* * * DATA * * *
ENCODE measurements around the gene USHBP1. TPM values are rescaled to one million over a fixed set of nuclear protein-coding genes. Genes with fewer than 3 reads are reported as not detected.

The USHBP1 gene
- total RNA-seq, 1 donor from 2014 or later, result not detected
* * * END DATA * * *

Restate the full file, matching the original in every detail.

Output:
ENCODE measurements around the gene USHBP1. TPM values are rescaled to one million over a fixed set of nuclear protein-coding genes. Genes with fewer than 3 reads are reported as not detected.

The USHBP1 gene
- total RNA-seq, 1 donor from 2014 or later, result not detected